Virginia delegates approve increase in minimum wage
Virginia's House of Delegates has passed a bill to raise Virginia's minimum wage gradually to $15 per hour over the coming years.
passed on a 55-45 vote on Feb. 11, which was the final day for any bills to pass in their originating chambers, known as 'Crossover Day' in the General Assembly.
The bill would hike Virginia's minimum wage from its current federal minimum rate of $7.25 an hour to $9 per hour as of July 1, 2020.
From there, the rate would rise to $11 per hour on July 1, 2021, to $13 per hour on July 1, 2022, and finally to $15 per hour on July 1, 2023.
The bill also removes a number of exemptions from the minimum wage requirement, including small businesses with less than four employees.
Republicans argue raising the minimum wage would harm small businesses.
“These pay increases may be feasible for big companies in some regions of the state, but for the numerous small and family-owned businesses across the Commonwealth, wages like these could mean the difference between staying afloat and closing up shop for good,” said Del. Terry Kilgore, (R-Wise). “Democrats say they want to help working people, but this will put a significant number of them out of a job.”
Jennie Waering is a member of Central Church of the Brethren. She's active in the Virginia Interfaith Center for Public Policy and supports an increase in the minimum wage.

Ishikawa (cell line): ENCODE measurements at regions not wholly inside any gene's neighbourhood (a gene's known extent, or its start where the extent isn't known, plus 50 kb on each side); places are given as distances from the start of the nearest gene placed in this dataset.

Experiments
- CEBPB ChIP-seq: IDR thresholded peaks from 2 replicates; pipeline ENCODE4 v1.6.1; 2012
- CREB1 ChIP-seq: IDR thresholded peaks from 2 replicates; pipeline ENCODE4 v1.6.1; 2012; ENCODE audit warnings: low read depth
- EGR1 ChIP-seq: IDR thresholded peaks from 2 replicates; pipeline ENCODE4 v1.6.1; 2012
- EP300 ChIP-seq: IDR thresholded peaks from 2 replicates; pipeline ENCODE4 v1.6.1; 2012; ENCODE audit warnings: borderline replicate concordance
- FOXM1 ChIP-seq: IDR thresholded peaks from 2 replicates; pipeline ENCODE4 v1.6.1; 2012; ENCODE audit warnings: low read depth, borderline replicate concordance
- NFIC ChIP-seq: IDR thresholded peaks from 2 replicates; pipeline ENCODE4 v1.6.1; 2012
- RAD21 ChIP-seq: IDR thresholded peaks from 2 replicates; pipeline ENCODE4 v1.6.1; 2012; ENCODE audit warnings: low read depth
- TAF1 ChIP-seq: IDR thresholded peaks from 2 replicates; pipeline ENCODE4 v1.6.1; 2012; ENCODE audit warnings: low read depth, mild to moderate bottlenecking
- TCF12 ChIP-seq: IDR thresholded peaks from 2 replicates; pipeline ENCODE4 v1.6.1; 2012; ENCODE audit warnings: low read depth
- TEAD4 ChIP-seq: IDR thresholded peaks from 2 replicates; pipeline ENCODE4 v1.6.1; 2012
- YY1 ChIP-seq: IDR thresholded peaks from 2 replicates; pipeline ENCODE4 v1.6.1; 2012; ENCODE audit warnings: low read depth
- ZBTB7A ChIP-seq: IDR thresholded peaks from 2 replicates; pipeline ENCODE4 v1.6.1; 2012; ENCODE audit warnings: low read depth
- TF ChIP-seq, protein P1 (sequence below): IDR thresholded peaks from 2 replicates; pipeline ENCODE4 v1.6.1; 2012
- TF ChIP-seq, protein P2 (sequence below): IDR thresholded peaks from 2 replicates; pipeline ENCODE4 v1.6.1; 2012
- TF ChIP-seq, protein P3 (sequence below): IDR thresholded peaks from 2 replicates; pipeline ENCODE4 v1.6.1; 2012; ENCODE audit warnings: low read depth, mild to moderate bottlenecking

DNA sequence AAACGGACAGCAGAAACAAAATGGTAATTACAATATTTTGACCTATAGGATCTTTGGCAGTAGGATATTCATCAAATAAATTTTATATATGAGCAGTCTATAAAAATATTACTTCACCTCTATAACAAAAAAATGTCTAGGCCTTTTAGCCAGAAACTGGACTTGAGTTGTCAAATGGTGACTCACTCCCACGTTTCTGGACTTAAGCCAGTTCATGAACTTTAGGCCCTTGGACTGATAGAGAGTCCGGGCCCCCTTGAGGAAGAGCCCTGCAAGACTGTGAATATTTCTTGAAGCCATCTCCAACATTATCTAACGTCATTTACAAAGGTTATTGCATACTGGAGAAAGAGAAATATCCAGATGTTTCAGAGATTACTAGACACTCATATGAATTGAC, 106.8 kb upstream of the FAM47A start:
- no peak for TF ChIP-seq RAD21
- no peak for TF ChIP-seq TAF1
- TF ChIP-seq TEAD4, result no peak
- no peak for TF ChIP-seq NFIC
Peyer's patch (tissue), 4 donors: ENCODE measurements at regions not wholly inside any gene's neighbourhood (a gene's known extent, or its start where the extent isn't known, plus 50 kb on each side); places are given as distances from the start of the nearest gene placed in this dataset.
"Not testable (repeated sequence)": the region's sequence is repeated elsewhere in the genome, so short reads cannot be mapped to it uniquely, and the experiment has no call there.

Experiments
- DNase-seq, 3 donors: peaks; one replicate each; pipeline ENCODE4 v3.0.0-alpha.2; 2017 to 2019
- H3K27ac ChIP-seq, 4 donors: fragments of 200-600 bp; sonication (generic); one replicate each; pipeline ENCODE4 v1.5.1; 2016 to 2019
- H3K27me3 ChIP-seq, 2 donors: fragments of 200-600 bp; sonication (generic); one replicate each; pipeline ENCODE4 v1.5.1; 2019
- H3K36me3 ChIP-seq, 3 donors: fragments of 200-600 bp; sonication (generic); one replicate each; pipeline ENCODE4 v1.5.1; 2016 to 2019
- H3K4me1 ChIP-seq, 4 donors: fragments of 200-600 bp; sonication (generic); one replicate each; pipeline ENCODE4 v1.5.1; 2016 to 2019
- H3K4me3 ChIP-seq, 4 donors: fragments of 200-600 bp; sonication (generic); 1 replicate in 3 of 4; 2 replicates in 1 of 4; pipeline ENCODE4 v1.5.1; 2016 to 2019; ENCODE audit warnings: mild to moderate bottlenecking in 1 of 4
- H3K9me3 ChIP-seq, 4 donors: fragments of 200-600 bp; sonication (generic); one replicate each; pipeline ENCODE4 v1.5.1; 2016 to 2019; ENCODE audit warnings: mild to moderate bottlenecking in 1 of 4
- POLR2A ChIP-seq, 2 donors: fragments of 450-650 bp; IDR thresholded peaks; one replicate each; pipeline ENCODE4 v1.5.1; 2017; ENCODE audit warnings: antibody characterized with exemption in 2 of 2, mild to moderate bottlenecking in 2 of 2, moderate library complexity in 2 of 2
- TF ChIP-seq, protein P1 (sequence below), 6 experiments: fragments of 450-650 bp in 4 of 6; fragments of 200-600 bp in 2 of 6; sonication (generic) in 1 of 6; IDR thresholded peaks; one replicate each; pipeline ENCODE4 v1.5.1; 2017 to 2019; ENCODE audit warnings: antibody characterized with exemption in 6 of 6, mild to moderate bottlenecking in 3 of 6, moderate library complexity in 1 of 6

"I think it's an everyday problem in every community in Virginia," she said. "And it's the morally and ethically correct thing to do to raise the minimum wage."
Supporters say their research confirms increases in the minimum wage haven't led to significant job loss, but would help working families who fall below the poverty line make ends meet.
But Virginians like Joyce Waugh, President and CEO of the Roanoke Regional Chamber, say it's a major concern for employers.
"It's going to be harmful to our region and to area businesses," she told WDBJ7.
“Basic economics shows that raising labor costs leads businesses to reduce their workforce and increase the cost of goods and services,” said Del. Joe McNamara, (R-Roanoke). “While the intent of this bill is to raise families out of poverty, it will have the opposite overall effect by reducing incomes for low-wage workers.”
The bill next heads to the Virginia Senate, which is also expected to pass its own version of minimum wage increase. If passed there as well, the bill would head to Gov. Ralph Northam's desk for a signature before becoming law.